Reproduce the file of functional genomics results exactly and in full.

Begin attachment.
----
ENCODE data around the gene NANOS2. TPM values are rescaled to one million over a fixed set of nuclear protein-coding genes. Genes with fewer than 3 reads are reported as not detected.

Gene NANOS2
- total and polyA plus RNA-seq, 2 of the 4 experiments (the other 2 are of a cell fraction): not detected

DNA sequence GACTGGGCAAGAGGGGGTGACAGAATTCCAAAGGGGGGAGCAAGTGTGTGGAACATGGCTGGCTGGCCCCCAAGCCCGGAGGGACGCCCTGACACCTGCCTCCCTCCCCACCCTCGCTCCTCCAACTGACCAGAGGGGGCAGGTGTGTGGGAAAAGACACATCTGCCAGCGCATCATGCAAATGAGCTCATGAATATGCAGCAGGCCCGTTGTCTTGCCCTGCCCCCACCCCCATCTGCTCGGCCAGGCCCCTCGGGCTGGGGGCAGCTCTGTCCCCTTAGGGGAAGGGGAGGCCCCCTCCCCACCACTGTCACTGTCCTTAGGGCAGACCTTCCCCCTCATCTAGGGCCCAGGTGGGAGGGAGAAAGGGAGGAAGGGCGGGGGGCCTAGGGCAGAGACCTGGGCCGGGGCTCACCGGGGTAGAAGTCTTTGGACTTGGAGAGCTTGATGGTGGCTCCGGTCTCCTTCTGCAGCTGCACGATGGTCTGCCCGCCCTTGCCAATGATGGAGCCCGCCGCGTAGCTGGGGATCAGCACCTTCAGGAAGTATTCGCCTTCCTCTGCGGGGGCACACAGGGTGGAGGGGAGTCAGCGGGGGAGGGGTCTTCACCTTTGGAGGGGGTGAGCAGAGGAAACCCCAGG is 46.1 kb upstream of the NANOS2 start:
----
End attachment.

ENCODE data around the gene NANOS2. TPM values are rescaled to one million over a fixed set of nuclear protein-coding genes. Genes with fewer than 3 reads are reported as not detected.

Gene NANOS2
- total and polyA plus RNA-seq, 2 of the 4 experiments (the other 2 are of a cell fraction): not detected

DNA sequence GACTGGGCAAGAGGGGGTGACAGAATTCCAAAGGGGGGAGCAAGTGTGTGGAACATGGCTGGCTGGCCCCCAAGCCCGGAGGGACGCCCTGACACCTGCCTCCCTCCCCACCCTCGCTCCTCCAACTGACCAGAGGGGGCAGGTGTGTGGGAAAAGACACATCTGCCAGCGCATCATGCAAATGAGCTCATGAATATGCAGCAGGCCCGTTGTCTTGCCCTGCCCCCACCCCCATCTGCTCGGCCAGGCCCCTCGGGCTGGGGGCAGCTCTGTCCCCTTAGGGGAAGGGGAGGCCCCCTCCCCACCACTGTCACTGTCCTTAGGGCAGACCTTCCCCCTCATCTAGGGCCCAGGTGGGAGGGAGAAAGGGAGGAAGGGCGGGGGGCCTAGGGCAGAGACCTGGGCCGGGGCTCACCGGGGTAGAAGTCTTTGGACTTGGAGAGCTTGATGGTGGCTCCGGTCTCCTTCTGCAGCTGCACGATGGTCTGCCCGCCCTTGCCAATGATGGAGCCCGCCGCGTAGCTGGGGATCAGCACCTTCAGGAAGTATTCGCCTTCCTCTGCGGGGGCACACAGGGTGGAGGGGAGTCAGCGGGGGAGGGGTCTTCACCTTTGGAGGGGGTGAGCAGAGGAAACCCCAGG is 46.1 kb upstream of the NANOS2 start: